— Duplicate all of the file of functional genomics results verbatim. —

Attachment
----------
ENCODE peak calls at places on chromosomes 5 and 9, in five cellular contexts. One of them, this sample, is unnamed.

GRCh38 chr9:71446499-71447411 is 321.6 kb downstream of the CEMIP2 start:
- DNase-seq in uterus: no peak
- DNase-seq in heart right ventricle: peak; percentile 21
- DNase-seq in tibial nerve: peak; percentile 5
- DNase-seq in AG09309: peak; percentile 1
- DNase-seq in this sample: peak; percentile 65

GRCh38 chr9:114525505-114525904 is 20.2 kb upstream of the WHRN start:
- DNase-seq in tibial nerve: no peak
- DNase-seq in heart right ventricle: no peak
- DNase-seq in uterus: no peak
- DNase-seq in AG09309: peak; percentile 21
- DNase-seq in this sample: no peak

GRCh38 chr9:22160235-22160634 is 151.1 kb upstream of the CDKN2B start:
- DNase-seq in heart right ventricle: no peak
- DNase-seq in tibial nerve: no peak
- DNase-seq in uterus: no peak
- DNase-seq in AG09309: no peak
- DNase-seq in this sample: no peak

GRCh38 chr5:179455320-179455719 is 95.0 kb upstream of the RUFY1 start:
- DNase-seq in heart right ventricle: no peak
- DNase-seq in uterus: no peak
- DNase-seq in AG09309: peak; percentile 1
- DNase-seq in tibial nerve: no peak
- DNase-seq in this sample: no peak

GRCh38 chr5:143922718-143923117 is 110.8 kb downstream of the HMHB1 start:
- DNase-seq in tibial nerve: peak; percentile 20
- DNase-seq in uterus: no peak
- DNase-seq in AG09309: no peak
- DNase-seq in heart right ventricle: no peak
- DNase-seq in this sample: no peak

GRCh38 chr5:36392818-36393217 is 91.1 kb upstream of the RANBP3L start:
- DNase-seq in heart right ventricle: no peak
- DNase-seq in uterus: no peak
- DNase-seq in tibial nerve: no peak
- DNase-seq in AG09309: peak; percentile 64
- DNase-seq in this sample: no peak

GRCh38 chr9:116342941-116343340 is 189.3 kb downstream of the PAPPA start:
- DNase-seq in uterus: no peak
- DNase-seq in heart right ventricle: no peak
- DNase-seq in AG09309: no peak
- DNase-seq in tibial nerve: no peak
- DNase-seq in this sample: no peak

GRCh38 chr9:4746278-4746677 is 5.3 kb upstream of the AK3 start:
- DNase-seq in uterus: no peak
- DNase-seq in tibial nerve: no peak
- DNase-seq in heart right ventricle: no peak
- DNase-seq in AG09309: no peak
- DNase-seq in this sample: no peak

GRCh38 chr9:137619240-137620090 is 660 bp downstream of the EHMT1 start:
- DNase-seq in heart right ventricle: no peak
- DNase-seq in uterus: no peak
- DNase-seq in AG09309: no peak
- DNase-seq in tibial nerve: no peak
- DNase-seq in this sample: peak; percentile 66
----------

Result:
ENCODE peak calls at places on chromosomes 5 and 9, in five cellular contexts. One of them, this sample, is unnamed.

GRCh38 chr9:71446499-71447411 is 321.6 kb downstream of the CEMIP2 start:
- DNase-seq in uterus: no peak
- DNase-seq in heart right ventricle: peak; percentile 21
- DNase-seq in tibial nerve: peak; percentile 5
- DNase-seq in AG09309: peak; percentile 1
- DNase-seq in this sample: peak; percentile 65

GRCh38 chr9:114525505-114525904 is 20.2 kb upstream of the WHRN start:
- DNase-seq in tibial nerve: no peak
- DNase-seq in heart right ventricle: no peak
- DNase-seq in uterus: no peak
- DNase-seq in AG09309: peak; percentile 21
- DNase-seq in this sample: no peak

GRCh38 chr9:22160235-22160634 is 151.1 kb upstream of the CDKN2B start:
- DNase-seq in heart right ventricle: no peak
- DNase-seq in tibial nerve: no peak
- DNase-seq in uterus: no peak
- DNase-seq in AG09309: no peak
- DNase-seq in this sample: no peak

GRCh38 chr5:179455320-179455719 is 95.0 kb upstream of the RUFY1 start:
- DNase-seq in heart right ventricle: no peak
- DNase-seq in uterus: no peak
- DNase-seq in AG09309: peak; percentile 1
- DNase-seq in tibial nerve: no peak
- DNase-seq in this sample: no peak

GRCh38 chr5:143922718-143923117 is 110.8 kb downstream of the HMHB1 start:
- DNase-seq in tibial nerve: peak; percentile 20
- DNase-seq in uterus: no peak
- DNase-seq in AG09309: no peak
- DNase-seq in heart right ventricle: no peak
- DNase-seq in this sample: no peak

GRCh38 chr5:36392818-36393217 is 91.1 kb upstream of the RANBP3L start:
- DNase-seq in heart right ventricle: no peak
- DNase-seq in uterus: no peak
- DNase-seq in tibial nerve: no peak
- DNase-seq in AG09309: peak; percentile 64
- DNase-seq in this sample: no peak

GRCh38 chr9:116342941-116343340 is 189.3 kb downstream of the PAPPA start:
- DNase-seq in uterus: no peak
- DNase-seq in heart right ventricle: no peak
- DNase-seq in AG09309: no peak
- DNase-seq in tibial nerve: no peak
- DNase-seq in this sample: no peak

GRCh38 chr9:4746278-4746677 is 5.3 kb upstream of the AK3 start:
- DNase-seq in uterus: no peak
- DNase-seq in tibial nerve: no peak
- DNase-seq in heart right ventricle: no peak
- DNase-seq in AG09309: no peak
- DNase-seq in this sample: no peak

GRCh38 chr9:137619240-137620090 is 660 bp downstream of the EHMT1 start:
- DNase-seq in heart right ventricle: no peak
- DNase-seq in uterus: no peak
- DNase-seq in AG09309: no peak
- DNase-seq in tibial nerve: no peak
- DNase-seq in this sample: peak; percentile 66